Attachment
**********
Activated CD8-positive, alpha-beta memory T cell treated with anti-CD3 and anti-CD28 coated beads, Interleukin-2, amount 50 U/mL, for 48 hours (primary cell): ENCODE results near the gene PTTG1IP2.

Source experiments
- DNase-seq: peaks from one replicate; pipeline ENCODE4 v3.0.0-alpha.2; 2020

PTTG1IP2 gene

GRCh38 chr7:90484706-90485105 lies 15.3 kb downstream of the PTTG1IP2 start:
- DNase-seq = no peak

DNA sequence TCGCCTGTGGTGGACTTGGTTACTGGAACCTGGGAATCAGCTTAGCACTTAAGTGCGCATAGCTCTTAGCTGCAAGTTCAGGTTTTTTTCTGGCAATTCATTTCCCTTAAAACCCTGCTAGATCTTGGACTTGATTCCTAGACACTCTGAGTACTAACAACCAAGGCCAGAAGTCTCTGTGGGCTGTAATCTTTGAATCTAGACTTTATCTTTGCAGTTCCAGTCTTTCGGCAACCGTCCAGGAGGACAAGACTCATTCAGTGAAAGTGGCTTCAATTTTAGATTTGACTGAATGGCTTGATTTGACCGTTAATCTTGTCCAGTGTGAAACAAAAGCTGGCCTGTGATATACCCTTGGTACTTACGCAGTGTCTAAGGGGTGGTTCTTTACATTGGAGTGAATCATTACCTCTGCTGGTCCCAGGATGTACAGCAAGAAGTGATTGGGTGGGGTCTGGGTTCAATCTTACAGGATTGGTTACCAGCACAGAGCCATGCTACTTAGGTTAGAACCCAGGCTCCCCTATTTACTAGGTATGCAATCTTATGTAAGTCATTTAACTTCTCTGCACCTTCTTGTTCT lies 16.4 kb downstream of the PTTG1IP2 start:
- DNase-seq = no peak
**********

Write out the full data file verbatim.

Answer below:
Activated CD8-positive, alpha-beta memory T cell treated with anti-CD3 and anti-CD28 coated beads, Interleukin-2, amount 50 U/mL, for 48 hours (primary cell): ENCODE results near the gene PTTG1IP2.

Source experiments
- DNase-seq: peaks from one replicate; pipeline ENCODE4 v3.0.0-alpha.2; 2020

PTTG1IP2 gene

GRCh38 chr7:90484706-90485105 lies 15.3 kb downstream of the PTTG1IP2 start:
- DNase-seq = no peak

DNA sequence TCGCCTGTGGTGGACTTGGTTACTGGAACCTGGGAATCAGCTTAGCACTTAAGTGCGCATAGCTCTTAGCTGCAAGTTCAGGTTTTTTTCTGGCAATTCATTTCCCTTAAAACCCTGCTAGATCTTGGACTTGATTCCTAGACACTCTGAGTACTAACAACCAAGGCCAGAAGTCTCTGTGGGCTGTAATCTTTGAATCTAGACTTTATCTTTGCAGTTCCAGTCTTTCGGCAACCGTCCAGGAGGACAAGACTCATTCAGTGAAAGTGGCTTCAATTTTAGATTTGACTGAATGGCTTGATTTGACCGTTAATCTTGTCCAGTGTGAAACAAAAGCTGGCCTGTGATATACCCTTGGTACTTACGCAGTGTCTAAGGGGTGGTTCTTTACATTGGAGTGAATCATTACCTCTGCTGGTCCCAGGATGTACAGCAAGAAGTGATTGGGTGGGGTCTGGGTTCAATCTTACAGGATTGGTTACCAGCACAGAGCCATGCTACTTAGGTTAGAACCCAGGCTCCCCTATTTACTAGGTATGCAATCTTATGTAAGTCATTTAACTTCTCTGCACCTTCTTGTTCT lies 16.4 kb downstream of the PTTG1IP2 start:
- DNase-seq = no peak